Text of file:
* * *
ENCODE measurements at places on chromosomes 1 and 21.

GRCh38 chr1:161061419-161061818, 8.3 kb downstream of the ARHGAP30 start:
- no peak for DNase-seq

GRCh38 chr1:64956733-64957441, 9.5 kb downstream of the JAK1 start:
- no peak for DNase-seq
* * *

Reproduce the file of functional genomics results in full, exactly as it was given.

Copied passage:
ENCODE measurements at places on chromosomes 1 and 21.

GRCh38 chr1:161061419-161061818, 8.3 kb downstream of the ARHGAP30 start:
- no peak for DNase-seq

GRCh38 chr1:64956733-64957441, 9.5 kb downstream of the JAK1 start:
- no peak for DNase-seq